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Linux, the popular open source operating system, has been around for over 20 years. Despite being both free and highly customizable, Linux has, for the majority of its history, remained a niche player when compared to Microsoft's (NASDAQ: MSFT ) Windows.
That is, until recently.
Google's (NASDAQ: GOOGL ) Android is on pace to become the dominant operating system worldwide, while the future of Google's other Linux-based operating system, Chrome OS, looks ever bright. At the same time, IBM (NYSE: IBM ) is preparing to push Linux more aggressively among business users.
Android could replace Windows by 2017
In April, research firm Gartner predicted that Android would replace Windows by 2017. If current trends continue to play out, that prediction doesn't seem too outlandish.
In just the last few years, Google's mobile operating system has exploded in popularity, and now accounts for about 79% of smartphones and about 62% of tablets shipped worldwide. Given that Google gives Android away for free, and numerous hardware manufacturers have eagerly adopted it, it seems unlikely that Android will cede its dominance anytime soon.
At the same time, sales of traditional PCs -- Windows' bread and butter -- continue to decline. In July, Gartner reported that global PC shipments fell 10.9% in the second quarter -- the fifth consecutive quarterly drop. And don't expect a turnaround in the near future -- Microsoft admits that the traditional PC will continue to struggle.
But even on the traditional PC, Windows could have its hands full. Chrome OS, like Android, is also Linux based, but unlike Android, it was designed with traditional PCs in mind.
Linux desktops, including those running Chrome OS, make up just a tiny sliver of the total desktop operating system market. Still, among laptops cheaper than $300, Chromebooks now account for 25% of the market, and are the fastest-growing part of the PC industry according to NPD (via Bloomberg).
IBM's second $1 billion investment
Twelve years ago, IBM said it would invest $1 billion to promote Linux. That investment led to rise of Linux-based servers, including IBM's own machines. While Linux is not dominant when it comes to servers -- its market share is only about 20% -- it is significant. Back in February, research firm IDC cited Linux servers as a growth area for the industry; with the shift to the cloud helping to drive demand.
Perhaps that growth will accelerate still further. IBM is about to make a second billion dollar investment into Linux, focusing specifically on its Power Systems servers. According to ZDNet, IBM believes that Linux-based Power Systems could bring in new customers, specifically those aiming to take advantage of the cloud and big data.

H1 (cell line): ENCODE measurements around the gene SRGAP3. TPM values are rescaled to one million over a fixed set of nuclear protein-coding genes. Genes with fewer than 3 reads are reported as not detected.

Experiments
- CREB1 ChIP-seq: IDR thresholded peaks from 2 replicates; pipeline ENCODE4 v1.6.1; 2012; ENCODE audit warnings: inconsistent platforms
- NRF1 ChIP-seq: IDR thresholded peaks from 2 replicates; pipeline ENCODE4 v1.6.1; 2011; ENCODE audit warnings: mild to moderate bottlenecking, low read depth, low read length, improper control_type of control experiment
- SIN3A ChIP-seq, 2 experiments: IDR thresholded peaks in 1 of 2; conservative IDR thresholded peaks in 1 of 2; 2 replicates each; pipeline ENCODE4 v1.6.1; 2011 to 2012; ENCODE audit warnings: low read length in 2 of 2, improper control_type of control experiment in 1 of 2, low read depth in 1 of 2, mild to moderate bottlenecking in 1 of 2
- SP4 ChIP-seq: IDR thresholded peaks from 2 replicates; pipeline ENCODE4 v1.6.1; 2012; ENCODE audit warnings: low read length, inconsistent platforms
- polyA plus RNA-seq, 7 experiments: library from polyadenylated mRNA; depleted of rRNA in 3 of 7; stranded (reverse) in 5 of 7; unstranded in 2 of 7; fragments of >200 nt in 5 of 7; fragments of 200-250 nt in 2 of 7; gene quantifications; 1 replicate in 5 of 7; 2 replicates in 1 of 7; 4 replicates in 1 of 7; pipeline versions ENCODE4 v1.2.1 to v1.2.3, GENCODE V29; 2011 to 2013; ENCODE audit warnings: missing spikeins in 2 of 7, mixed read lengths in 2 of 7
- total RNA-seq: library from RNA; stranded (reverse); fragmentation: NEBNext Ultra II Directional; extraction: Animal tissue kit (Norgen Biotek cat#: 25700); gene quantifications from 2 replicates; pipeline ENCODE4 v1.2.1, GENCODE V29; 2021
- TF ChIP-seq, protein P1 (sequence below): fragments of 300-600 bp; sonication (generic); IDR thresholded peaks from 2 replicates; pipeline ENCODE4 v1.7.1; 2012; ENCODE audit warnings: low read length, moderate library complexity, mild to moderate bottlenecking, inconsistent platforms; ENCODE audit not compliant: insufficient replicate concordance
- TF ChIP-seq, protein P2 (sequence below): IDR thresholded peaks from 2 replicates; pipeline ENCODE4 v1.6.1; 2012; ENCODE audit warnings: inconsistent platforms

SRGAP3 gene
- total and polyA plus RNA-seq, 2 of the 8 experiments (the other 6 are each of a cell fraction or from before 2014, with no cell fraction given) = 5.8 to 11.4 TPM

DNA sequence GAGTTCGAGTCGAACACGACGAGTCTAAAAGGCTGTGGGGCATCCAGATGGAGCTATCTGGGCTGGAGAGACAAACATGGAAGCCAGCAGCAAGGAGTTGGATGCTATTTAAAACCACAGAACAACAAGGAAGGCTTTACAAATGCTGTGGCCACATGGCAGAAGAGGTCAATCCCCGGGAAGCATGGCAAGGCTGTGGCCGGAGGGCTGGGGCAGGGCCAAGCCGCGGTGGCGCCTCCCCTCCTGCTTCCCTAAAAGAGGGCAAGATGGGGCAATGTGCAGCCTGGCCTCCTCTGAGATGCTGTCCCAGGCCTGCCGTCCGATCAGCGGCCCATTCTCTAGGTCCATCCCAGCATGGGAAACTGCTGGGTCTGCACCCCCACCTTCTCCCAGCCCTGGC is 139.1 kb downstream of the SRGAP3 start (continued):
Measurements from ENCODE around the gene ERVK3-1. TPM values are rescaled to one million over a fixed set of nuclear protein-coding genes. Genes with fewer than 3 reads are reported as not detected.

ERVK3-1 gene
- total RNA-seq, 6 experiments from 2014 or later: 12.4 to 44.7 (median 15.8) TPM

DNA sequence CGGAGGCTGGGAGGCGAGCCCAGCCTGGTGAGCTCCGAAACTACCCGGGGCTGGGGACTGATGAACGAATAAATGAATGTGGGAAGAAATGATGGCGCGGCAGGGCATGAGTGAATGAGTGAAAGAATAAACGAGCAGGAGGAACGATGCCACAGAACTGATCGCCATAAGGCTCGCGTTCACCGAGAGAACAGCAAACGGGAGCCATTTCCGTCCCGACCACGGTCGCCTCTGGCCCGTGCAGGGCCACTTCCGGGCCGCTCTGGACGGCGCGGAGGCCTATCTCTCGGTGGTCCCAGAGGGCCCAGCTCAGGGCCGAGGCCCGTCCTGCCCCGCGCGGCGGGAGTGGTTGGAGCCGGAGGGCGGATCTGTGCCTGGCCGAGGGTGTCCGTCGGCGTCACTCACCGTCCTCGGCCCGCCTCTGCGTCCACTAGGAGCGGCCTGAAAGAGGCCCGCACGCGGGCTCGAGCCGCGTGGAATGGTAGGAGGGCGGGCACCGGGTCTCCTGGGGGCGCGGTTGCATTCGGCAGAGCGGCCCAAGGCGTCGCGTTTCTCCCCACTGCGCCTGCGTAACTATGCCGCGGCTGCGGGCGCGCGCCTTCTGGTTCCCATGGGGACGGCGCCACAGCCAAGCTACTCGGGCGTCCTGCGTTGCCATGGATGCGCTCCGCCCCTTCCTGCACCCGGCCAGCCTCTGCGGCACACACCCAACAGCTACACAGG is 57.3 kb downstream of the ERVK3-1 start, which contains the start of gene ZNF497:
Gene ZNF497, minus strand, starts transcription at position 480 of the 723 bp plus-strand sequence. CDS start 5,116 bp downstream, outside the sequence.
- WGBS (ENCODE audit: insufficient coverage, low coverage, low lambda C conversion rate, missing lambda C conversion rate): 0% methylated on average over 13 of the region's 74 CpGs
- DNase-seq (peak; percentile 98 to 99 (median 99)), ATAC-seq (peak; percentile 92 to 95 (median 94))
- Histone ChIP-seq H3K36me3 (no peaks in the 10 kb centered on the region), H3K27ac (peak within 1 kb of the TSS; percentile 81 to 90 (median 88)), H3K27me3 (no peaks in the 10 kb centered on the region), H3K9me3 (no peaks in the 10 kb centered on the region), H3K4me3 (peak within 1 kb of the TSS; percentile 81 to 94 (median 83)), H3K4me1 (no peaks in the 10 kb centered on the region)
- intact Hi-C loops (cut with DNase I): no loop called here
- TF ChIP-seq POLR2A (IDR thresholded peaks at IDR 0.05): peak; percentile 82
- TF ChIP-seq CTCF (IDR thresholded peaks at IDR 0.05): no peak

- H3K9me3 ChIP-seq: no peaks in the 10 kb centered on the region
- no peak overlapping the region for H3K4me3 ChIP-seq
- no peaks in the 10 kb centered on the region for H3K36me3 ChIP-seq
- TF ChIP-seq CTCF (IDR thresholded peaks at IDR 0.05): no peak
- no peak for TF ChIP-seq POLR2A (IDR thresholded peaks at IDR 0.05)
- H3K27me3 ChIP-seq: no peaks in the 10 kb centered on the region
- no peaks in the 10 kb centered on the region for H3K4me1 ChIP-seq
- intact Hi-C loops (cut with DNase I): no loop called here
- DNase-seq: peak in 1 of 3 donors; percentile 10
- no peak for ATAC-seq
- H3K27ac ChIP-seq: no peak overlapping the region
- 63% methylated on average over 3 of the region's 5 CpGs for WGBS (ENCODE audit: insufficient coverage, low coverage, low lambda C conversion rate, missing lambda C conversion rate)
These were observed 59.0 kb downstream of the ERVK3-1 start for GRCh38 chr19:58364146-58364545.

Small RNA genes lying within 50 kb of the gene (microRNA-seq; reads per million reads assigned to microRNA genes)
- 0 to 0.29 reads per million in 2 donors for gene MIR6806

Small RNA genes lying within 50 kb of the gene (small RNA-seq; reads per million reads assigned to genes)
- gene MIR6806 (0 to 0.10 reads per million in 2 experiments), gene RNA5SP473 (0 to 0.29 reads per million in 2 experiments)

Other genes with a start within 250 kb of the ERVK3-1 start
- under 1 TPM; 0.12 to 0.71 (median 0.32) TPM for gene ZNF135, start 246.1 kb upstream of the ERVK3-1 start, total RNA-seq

According to IDC, IBM continues to lead in the server market, taking about 28% of the industry's revenue in the second quarter. Yet, the server market as a whole is shrinking, and IBM's server revenue actually declined about 10% from the prior year.
Part of the reason for the decline may be the growing trend of companies building their own servers. Major Internet players like Google and Facebook have been designing their own servers for years; the social network just built a data center in Sweden that uses 100% Facebook designed-servers.
Perhaps IBM's latest initiative could help turn its server business around.
If Linux does eventually replace Windows, Microsoft will deserve much of the blame. In recent years, missteps by Microsoft's management have helped to accelerate Windows' decline.
When the iPhone was announced in 2007, Microsoft's Steve Ballmer actually laughed at it. Ultimately, the iPhone -- along with the iPad -- would serve as the basis of Apple's push into mobile computing, with Google's Android following in Apple's footsteps. Microsoft eventually mustered a response with Windows Phone 7 and then Windows Phone 8, but the delay has led to lackluster developer support; even today, Windows Phone lacks a multitude of popular apps.
At the same time, Microsoft's aggressive redesign of Windows -- in the form of Windows 8's Metro interface -- has led to a backlash among its base of traditional PC users. Some consumers may have found the changes to Windows 8 too drastic, perhaps holding on to older machines instead. Samsung appears to believe that; an executive of the South Korean tech giant told reporters that Windows 8 was about on par with Vista (a previously despised version of Windows that even Ballmer has criticized).
The fall of Windows
In the 90s, the US Justice Department was obsessed with Microsoft's then operating system monopoly. But today, the very notion of a Microsoft monopoly seems silly. In large part, that's due to Linux-based operating systems, particularly Android, as well as Chrome OS and IBM's Linux-powered servers.
As Windows still accounts for about one-fifth of Microsoft's revenue and a sixth of its operating income, further declines in its Windows business could devastate Microsoft's earnings. This is one trend Microsoft investors need to keep a close eye on.
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